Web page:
Appam or Paal-appam is one of the most popular breakfast items in Kerala. Like other breakfast items, appam also is a rice based pancake made by fermenting the batter using active yeast. It gets its fair amount of richness from the coconut milk. As opposed to its counterparts like dosa, idli, etc. , appam is predominantly sweet in taste. It can be considered as a type of pancake.
I had never tried my luck with appam because I don’t like the preparation that is required for making the batter. Dosa and idli being more popular, I would get the ready made batter from the grocery store. I feel lazy when I think that I have to soak the rice for 5 hours or more and then grind it and then wait for its fermentation for finally getting the batter ready. Appam is kind of getting popular atleast in the Bay Area, because I see many restaurants having a live counter for appams for buffets!!! 🙂 That encouraged me to try out an easier version of making the batter. I thought of atleast dropping/eliminating the first round of preparation(of soaking rice). So I tried my version of appam using rice flour!!! 🙂 Yaayy..What a success the first time. I was so happy and thrilled. But the second and third time, it was not all that great. The culprit was yeast. I probably used hot water for soaking yeast. But ever since I have got it right and it tastes absolutely marvelous with any spicy gravy/curry. I usually make it with egg curry or pepper chicken. I have seen that kids absolutely love appam because of its sweetness. I personally love it ‘coz of its golden brown outer frill which is crispy and yet has a soft and tender center part that makes it perfect!!!
Note: Cup used for measurement is US measurement cup, 1 cup = 237 ml
Rice Flour – 2 cups
Cooked rice – 1/4 cup
Coconut milk – 1 cups
Active Dry Yeast – 1/4 tsp
Water – 2.5 cups
Sugar – 3 tbsp
Salt – 1/4 tsp
1. In lukewarm water(1/4 cup), add 1/2 tsp sugar and yeast. Close it with a lid and let it stay for 10-15 mins until foamy.
Note: If the yeast doesn’t get foamy after 10-15 mins, it is because the water wasn’t warm enough or too warm. So it is totally worth it, to throw this batch that didn’t get foamy and start all over again. Try again and again till you hit the right temperature for the water and the yeast gets foamy. This is THE trick to get the appam soft and fluffy. Otherwise, it will get hard. Unless the yeast gets foamy, it will NOT ferment your batter nicely. If it gets foamy, it doesn’t matter if its summer or winter, it will still ferment it if you place the batter in a relatively warm place(like inside an oven!)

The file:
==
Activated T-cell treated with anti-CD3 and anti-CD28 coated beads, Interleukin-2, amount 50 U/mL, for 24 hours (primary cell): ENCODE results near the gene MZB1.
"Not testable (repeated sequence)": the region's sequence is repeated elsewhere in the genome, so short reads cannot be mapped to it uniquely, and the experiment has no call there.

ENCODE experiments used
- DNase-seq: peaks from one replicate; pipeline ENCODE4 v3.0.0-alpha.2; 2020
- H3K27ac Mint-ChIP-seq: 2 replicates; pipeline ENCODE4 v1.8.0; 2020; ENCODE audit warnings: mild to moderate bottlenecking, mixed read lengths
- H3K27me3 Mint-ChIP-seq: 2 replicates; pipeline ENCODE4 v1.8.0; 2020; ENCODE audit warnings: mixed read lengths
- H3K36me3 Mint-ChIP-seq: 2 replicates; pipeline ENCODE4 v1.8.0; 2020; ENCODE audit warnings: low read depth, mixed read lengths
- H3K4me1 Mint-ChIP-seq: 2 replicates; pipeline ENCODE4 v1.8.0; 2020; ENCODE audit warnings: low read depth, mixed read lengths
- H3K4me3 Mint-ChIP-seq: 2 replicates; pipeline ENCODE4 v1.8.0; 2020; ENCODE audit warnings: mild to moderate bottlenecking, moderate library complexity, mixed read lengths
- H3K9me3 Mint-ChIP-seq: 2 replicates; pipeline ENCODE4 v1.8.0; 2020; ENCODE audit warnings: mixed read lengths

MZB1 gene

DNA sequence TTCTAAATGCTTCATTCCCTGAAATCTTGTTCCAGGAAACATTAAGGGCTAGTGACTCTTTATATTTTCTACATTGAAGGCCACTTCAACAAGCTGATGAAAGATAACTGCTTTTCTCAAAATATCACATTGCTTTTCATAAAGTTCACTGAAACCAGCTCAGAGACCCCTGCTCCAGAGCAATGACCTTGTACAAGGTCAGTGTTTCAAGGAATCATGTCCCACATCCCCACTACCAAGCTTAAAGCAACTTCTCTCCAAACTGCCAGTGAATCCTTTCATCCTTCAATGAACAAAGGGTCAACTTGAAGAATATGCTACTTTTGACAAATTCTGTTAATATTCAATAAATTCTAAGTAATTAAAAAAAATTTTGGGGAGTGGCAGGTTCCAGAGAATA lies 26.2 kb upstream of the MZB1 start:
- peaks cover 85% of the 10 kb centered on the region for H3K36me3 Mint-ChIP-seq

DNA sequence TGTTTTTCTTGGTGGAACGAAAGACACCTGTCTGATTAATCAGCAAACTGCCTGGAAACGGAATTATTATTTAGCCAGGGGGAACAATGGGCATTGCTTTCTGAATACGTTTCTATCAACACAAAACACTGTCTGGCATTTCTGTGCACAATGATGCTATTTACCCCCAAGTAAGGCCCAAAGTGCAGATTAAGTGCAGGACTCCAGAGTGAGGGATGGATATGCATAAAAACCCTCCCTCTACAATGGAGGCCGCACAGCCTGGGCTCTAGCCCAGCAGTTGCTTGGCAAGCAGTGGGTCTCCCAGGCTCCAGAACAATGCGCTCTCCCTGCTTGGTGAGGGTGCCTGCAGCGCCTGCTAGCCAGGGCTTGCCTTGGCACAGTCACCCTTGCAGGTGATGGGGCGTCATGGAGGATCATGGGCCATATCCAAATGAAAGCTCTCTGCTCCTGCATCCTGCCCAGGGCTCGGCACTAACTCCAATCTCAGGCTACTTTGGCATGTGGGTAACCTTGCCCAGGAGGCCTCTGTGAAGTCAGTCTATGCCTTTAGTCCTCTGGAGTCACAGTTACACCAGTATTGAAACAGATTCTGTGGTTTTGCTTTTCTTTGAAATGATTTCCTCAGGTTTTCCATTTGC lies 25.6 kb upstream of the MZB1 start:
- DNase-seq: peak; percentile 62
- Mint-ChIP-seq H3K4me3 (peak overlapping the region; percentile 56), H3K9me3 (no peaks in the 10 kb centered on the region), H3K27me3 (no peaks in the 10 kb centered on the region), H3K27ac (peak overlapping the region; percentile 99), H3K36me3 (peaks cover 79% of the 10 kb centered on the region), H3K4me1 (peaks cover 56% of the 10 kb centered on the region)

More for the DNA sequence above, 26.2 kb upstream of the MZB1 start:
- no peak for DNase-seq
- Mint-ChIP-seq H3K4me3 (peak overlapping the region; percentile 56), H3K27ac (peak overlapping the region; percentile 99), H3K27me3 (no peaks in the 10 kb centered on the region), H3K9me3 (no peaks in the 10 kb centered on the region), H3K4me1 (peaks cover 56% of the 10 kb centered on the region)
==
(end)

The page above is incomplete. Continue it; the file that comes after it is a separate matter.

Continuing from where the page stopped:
2. In a grinder, grind the cooked rice into a smooth paste using less water(apprx. 1/4 cup water).
3. Take rice flour and mix it well with coconut milk, ground cooked rice, salt and remaining water. You can whisk the batter well to avoid any lumps.
4. Now add the yeast solution to the batter and give a light stir. Once you stir in the yeast, keep the batter undisturbed, for fermenting. Leave it overnight or for about 8-10 hours. It might take longer during winter.
5. Once the batter rises, it is ready to be used. Add the remaining sugar just before using the batter. Adding the sugar prior to this could lead to over fermentation, which will make the batter loose its sweetness. If needed, you can add water to bring to a right consistency(The batter should be of as much or more running consistency than that of a dosa batter).
To make appams:-
1. To make appam, in its actual form, you would need appachatti(A variation of a kadai, which is used specifically for making appams). It is a wide kadai and comes with a lid. If you do not have an appachatti, you can use any skillet. The only difference would be that you wouldn’t get it as shown in the picture but more in a pancake form.
2. Heat the appachatti. If the appachatti is non-stick, you don’t need to use oil. Otherwise, grease the appachatti with oil.
3. Pour a laddle of batter and take the appachatti in your hands. Rotate it clockwise so that the batter is spread evenly to all side of the chatti.
4. The remaining batter will come and settle in the center of the appachatti.
5. Now cover it with a lid and let cook in medium high flame. Let stay for over a minute or so.
6. The appam is ready when the sides get a golden brown color and the sides start sticking off from the appachatti.
7. Take the appam out of the appachatti and serve immediately.
1. Adding sugar to the lukewarm water and closing the lid helps in better foaming of yeast.
2. Too much yeast will ferment the batter to an extent that the sweetness of appam would be lost.
3. For better fermentation of the batter, especially during winter, keep the batter in an oven with the oven light on.
4. If you are keeping the batter for fermentation in a closed environment like an oven, keep the vessel uncovered. This will help the batter to rise better.
5. The batter while rising can spill. So ensure to use a vessel that will be just over half full after the batter is poured into it.
6. While the appam is cooking, do not lift the lid of the appachatti many times to check if appam is ready 🙂 This will prevent the proper cooking of appam in steam.
7. Don’t stack the appams one on top of the other. It will be sticky when warm and so they will stick to each other.